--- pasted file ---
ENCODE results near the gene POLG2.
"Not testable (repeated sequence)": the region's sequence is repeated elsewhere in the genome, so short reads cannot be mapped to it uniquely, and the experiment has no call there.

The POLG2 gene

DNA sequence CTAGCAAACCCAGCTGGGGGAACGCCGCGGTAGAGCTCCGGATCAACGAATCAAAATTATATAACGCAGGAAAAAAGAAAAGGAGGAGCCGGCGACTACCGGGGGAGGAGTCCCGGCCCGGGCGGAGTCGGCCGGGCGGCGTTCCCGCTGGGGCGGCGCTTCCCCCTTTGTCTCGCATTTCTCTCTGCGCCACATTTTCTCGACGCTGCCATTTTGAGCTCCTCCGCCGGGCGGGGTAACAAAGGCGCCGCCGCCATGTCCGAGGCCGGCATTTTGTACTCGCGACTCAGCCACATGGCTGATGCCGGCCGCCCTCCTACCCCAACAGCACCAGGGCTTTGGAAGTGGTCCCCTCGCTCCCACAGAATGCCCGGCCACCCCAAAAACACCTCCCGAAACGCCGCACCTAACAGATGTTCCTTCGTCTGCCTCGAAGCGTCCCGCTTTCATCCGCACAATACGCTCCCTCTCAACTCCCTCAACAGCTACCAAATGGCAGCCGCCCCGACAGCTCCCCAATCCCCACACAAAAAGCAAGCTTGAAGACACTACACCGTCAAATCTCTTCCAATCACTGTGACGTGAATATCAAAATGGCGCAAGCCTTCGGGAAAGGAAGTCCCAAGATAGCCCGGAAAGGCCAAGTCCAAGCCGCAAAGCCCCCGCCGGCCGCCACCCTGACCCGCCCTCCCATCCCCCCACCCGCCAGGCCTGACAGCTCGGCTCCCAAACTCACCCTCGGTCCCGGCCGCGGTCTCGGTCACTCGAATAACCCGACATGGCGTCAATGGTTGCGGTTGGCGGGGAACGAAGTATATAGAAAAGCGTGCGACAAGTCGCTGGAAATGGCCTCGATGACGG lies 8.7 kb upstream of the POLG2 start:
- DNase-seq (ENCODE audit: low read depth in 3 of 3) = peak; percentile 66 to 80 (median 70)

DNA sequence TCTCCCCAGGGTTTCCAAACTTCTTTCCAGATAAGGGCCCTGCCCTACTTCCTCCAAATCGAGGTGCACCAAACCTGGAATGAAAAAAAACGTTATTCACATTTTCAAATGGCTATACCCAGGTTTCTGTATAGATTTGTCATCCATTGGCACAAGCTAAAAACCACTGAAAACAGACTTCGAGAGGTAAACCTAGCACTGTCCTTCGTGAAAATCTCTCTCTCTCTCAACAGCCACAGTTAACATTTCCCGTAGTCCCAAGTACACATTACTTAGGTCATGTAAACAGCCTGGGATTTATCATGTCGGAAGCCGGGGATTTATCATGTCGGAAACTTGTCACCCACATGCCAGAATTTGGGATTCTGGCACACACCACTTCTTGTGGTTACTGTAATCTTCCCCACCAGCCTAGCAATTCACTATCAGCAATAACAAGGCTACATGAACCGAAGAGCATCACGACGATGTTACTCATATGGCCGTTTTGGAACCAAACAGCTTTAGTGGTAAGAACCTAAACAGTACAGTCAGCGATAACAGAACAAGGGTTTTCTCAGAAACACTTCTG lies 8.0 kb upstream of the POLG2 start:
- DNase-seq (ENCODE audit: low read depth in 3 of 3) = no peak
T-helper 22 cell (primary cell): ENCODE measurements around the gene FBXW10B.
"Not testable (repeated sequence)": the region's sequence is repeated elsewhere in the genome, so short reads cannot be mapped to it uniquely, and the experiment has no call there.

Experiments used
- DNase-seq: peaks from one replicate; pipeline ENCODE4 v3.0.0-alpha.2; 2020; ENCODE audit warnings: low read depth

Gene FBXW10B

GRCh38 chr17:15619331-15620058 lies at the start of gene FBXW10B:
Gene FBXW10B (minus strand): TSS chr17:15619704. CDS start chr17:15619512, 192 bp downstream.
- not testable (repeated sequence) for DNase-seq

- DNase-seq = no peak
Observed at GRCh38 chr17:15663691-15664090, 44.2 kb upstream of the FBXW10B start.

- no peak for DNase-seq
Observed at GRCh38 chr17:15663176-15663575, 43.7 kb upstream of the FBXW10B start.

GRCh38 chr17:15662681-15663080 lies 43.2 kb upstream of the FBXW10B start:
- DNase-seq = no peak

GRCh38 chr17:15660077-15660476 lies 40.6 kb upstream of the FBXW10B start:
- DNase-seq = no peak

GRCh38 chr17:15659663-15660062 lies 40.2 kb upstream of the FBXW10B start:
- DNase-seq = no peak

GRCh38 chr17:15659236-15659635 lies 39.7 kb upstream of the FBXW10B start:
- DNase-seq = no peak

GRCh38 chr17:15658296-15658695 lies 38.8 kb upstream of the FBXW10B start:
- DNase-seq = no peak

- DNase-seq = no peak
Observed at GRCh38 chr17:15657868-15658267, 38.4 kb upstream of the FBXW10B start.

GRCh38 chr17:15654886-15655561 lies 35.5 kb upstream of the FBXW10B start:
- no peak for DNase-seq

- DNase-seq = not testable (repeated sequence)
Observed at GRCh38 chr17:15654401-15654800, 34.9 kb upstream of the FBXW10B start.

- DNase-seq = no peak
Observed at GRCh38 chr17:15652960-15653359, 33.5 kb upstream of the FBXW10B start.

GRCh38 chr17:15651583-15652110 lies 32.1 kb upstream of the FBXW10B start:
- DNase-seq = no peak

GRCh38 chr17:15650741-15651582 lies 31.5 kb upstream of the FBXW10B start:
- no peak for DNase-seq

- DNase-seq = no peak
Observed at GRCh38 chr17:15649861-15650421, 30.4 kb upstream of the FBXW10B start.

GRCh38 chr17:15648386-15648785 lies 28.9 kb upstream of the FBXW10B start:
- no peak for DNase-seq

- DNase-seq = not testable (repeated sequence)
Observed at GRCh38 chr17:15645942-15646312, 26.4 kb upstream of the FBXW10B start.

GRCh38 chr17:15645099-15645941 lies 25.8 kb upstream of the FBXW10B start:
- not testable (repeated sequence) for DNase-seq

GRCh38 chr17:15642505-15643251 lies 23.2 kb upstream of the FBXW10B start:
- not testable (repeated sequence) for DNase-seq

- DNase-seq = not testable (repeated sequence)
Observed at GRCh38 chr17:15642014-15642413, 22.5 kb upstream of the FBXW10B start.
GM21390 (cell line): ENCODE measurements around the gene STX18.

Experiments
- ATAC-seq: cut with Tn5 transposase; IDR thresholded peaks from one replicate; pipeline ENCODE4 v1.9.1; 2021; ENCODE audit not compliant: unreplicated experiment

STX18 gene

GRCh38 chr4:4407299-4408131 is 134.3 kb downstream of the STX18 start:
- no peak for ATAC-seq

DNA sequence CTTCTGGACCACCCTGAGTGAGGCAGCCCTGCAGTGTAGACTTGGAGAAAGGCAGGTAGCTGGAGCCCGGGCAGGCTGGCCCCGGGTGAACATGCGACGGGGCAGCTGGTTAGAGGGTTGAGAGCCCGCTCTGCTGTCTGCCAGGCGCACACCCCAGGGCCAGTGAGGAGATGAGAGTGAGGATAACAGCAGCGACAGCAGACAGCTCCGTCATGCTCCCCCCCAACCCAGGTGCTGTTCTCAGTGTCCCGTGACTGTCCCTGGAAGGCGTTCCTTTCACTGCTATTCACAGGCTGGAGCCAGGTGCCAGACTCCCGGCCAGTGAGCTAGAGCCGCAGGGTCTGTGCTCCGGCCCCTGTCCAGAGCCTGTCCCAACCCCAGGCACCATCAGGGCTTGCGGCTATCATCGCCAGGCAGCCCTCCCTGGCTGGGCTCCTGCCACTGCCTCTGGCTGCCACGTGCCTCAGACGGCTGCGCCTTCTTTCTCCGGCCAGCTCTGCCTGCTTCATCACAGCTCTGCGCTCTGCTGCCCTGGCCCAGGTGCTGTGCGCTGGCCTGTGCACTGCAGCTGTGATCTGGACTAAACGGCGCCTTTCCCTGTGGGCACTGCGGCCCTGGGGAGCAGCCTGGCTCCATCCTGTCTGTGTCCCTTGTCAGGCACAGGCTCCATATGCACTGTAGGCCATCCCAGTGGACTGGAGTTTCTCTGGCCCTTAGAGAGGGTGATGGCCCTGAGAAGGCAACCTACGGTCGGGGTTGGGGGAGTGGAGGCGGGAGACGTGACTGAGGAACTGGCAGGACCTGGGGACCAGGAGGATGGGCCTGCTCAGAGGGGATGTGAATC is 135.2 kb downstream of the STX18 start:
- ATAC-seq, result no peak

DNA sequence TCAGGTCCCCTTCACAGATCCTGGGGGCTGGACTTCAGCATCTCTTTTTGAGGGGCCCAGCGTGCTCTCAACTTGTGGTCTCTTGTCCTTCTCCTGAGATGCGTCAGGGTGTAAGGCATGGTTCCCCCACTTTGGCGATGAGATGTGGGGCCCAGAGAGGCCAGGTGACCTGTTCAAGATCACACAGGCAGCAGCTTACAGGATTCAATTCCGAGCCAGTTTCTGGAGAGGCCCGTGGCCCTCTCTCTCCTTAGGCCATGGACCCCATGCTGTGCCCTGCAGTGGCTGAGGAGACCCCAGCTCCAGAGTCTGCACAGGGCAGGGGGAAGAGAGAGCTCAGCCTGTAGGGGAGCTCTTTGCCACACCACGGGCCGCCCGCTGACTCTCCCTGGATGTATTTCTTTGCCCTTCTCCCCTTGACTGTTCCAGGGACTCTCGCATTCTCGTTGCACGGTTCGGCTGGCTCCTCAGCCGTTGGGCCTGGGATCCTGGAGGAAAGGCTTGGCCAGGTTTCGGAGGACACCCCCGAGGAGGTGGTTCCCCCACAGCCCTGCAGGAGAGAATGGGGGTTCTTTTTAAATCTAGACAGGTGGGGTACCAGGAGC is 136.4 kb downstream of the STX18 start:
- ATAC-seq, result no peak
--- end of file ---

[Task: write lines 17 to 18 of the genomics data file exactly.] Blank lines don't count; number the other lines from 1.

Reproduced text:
Observed at GRCh38 chr17:15663691-15664090, 44.2 kb upstream of the FBXW10B start.

- no peak for DNase-seq